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Rituximab Effects Evident at Low Dose, Persist After Treatment Stops

Rituximab Effects Evident at Low Dose, Persist After Treatment Stops
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Rituximab shows long-term benefits, even among people with relapsing-remitting multiple sclerosis (RRMS) and clinically isolated syndrome (CIS) who stopped its use or reduced their dose, a study reported.

Researchers found little evidence of disease reactivation among patients who discontinued the medication, and an adequate inflammatory disease suppression among those whose annual doses were under 1,000 mg.

The study, “Discontinuation and dose reduction of rituximab in relapsing–remitting multiple sclerosis,” was published in the Journal of Neurology.

Rituximab, an approved treatment for certain blood cancers, works to deplete B-cells — a type of immune cell known to drive inflammation in MS — by targeting a protein on their surface called CD20. Investigational for MS, it has been tested in clinical trials, and is often used off-label to treat patients.

Data from a 48-week Phase 2 study (NCT00097188) in RRMS patients showed that rituximab suppressed their inflammatory disease activity. Other studies have also shown that rituximab is a safe and effective treatment option, with a low discontinuation rate.

But data are limited concerning the effects of stopping the therapy or dropping annual doses below 1,000 mg.

Researchers at the University Hospital of Umeå, in Sweden, examined records of the 225 RRMS and CIS patients treated there with rituximab, and who had discontinued treatment at any time or reduced their dose to a mean of less than 1000 mg yearly.

The vast majority, 90%, of RRMS patients at that hospital are given rituximab, the team wrote. The common treatment regimen followed consists of a single, 1,000 mg rituximab infusion as early as possible after disease onset, followed by 500 mg every six months for three years. For individuals with a stable disease course at this point, the dose then drops to 500 mg per year.

Patients were 38.4 years old on average, 72% were female, and they had lived with MS for a median of 5.8 years. Average follow-up time was 6.5 years.

Across the follow-up period, 191 of these 225 patients lowered their dose to under 1,000 mg a year (low dose), 36 reduced it to 500 mg or less (super low dose), and 111 patients stopped the therapy.

Among those who discontinued rituximab at some point, the main reasons for doing so were participation in other studies or stable disease.

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Researchers noted that the field lacks a clear definition of “stable disease course,” but that as a rule of thumb, patients without signs of MS activity for three years are considered for dose reduction.

Relapses occurred 25 times during the study period — 20 while patients were receiving the full dose, two during low-dose treatment, and three while off treatment.

Most participants (166, or 73.8%) had 10 or more MRI T2 lesions (representative of disease burden) at the study’s start, indicating active inflammation.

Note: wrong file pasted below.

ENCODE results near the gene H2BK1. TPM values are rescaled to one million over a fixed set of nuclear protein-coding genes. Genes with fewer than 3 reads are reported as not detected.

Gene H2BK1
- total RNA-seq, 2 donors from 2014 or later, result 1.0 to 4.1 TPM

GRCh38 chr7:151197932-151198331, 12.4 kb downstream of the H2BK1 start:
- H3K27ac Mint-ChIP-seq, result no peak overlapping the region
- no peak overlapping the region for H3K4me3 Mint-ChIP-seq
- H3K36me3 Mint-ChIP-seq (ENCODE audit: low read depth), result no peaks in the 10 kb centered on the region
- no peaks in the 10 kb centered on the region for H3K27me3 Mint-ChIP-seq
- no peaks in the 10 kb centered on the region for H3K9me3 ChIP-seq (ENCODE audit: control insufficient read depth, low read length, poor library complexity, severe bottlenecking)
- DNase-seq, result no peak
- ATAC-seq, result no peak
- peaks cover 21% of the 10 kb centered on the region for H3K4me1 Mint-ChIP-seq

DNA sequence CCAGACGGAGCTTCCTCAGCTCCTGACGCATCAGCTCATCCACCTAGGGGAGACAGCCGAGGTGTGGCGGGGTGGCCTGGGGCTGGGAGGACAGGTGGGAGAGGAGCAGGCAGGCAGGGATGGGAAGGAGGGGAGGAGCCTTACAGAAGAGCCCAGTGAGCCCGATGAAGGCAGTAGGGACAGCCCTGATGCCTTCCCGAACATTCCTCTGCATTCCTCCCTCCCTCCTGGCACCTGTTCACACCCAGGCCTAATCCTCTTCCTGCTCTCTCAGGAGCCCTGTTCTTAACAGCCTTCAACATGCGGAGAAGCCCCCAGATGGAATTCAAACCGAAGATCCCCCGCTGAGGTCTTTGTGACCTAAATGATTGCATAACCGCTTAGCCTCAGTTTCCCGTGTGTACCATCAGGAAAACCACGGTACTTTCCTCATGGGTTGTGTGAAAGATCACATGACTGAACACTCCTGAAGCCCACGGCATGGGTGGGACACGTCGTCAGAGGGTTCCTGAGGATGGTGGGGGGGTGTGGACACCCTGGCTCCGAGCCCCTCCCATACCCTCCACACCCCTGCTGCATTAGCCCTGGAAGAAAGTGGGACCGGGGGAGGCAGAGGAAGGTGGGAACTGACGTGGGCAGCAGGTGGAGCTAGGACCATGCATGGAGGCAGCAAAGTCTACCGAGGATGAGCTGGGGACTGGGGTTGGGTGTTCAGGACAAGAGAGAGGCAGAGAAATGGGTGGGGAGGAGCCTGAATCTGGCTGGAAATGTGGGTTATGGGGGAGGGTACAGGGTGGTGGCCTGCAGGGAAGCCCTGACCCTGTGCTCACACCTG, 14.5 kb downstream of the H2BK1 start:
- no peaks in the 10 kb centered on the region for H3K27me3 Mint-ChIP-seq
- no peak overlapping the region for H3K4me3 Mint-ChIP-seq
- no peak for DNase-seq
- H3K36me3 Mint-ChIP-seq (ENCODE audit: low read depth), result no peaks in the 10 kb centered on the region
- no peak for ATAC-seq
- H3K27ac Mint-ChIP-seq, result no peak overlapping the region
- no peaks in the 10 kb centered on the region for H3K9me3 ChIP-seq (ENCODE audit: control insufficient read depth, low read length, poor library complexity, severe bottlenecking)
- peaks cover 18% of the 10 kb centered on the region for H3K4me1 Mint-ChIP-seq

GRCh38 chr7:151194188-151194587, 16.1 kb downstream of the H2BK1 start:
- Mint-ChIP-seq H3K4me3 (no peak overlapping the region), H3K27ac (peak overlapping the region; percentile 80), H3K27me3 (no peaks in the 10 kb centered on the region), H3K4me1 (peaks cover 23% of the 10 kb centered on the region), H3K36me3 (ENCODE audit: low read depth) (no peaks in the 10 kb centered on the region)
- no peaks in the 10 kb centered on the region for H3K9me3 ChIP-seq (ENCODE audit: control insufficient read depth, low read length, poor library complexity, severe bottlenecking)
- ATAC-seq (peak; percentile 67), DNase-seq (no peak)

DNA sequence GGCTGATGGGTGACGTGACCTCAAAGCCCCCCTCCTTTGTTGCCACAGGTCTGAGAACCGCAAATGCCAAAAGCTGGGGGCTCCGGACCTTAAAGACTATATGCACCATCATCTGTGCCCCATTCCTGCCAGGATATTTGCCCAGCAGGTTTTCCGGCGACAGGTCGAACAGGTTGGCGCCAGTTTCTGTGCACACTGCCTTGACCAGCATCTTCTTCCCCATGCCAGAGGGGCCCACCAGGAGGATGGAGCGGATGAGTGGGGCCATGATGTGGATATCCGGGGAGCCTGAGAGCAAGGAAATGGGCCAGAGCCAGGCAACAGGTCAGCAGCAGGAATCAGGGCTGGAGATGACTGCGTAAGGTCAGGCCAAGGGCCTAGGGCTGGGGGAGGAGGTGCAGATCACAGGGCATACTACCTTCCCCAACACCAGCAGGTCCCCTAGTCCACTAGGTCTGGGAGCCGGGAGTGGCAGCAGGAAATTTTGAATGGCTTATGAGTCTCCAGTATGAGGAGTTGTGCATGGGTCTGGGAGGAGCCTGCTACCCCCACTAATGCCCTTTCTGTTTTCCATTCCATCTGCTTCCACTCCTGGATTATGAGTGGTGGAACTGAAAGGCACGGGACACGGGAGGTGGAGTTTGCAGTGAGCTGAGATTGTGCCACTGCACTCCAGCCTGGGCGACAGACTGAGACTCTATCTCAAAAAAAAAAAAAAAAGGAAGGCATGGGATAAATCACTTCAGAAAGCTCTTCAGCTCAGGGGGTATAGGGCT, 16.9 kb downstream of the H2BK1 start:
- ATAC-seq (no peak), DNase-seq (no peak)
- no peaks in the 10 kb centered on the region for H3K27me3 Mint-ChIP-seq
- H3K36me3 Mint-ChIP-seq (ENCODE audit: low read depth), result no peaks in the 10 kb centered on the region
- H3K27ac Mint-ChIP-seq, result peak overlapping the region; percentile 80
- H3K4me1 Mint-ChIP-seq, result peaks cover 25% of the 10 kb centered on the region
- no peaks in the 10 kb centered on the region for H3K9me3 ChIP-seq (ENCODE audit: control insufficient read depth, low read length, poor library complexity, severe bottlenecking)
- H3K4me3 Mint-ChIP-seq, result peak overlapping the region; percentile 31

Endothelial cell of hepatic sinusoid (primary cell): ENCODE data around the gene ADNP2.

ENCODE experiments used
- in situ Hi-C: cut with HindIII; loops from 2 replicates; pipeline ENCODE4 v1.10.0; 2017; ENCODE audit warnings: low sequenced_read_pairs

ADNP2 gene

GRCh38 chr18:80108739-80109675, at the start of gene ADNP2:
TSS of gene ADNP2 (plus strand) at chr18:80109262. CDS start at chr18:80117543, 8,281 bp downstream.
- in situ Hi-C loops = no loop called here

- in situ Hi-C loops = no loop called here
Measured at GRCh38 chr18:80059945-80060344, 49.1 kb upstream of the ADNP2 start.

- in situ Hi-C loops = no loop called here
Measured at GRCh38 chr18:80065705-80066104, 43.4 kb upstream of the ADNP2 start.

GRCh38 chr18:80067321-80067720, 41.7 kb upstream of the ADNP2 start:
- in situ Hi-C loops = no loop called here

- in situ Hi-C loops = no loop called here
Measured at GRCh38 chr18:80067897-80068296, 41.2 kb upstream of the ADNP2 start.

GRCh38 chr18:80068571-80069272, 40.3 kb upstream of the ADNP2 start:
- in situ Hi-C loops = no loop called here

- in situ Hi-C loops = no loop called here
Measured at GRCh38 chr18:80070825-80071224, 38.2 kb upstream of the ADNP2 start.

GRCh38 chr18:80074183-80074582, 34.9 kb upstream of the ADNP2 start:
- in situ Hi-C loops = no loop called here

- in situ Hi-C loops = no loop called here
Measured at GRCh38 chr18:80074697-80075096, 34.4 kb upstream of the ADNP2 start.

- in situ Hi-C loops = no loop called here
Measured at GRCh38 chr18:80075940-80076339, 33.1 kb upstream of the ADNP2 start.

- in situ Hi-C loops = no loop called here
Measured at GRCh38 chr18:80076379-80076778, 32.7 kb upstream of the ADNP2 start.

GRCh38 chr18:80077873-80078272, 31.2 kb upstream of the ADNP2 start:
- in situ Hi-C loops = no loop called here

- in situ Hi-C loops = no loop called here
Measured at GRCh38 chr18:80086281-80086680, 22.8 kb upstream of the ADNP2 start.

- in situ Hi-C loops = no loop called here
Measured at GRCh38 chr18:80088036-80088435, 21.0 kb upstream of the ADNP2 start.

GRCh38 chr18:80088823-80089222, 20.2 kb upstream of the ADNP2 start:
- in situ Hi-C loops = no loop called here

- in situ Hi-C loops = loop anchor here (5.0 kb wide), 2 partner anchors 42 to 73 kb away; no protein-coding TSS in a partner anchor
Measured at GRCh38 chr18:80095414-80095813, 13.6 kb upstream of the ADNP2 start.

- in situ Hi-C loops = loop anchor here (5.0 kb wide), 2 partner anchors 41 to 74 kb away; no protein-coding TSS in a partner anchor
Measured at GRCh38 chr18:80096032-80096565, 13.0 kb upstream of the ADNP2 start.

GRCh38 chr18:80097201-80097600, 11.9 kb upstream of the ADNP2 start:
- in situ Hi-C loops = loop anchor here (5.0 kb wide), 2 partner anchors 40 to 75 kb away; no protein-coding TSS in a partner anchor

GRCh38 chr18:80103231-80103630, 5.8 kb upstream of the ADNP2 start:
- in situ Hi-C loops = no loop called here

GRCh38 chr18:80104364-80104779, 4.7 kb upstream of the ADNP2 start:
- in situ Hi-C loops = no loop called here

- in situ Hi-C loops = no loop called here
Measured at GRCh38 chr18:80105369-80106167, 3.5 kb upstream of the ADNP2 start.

After either dose reduction or discontinuation, MS activity reappeared in 15 patients, but not in the other 210. One-third of these 15 people (33%) had high disease activity during their full-dose period, and higher starting scores on the expanded disability status scale, indicating greater disability.

Seven of these 15 patients were on low-dose rituximab, one had changed to a super-low-dose regimen, and the remaining seven were off treatment when their MS activity returned. Reasons for their therapy dose reduction and discontinuation included stable MS, study protocols that conflicted with the medication, and pregnancy.

MRI scans identified new or enlarged T2 lesions in 11 of these individuals, and two of them showed active lesions.

“The results indicate that rituximab has long-term effects on inflammatory disease activity and that disease reactivation is rare in previously rituximab treated RRMS and CIS patients who discontinued treatment,” the investigators wrote.

“Our study also implies that a low-dose maintenance treatment protocol [less than 1000 mg per year] may be sufficient for RRMS and CIS patients with stable disease,” the team concluded.

Forest Ray received his PhD in systems biology from Columbia University, where he developed tools to match drug side effects to other diseases. He has since worked as a journalist and science writer, covering topics from rare diseases to the intersection between environmental science and social justice. He currently lives in Long Beach, California.
Total Posts: 1,055
Patrícia holds her PhD in Medical Microbiology and Infectious Diseases from the Leiden University Medical Center in Leiden, The Netherlands. She has studied Applied Biology at Universidade do Minho and was a postdoctoral research fellow at Instituto de Medicina Molecular in Lisbon, Portugal. Her work has been focused on molecular genetic traits of infectious agents such as viruses and parasites.
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Forest Ray received his PhD in systems biology from Columbia University, where he developed tools to match drug side effects to other diseases. He has since worked as a journalist and science writer, covering topics from rare diseases to the intersection between environmental science and social justice. He currently lives in Long Beach, California.
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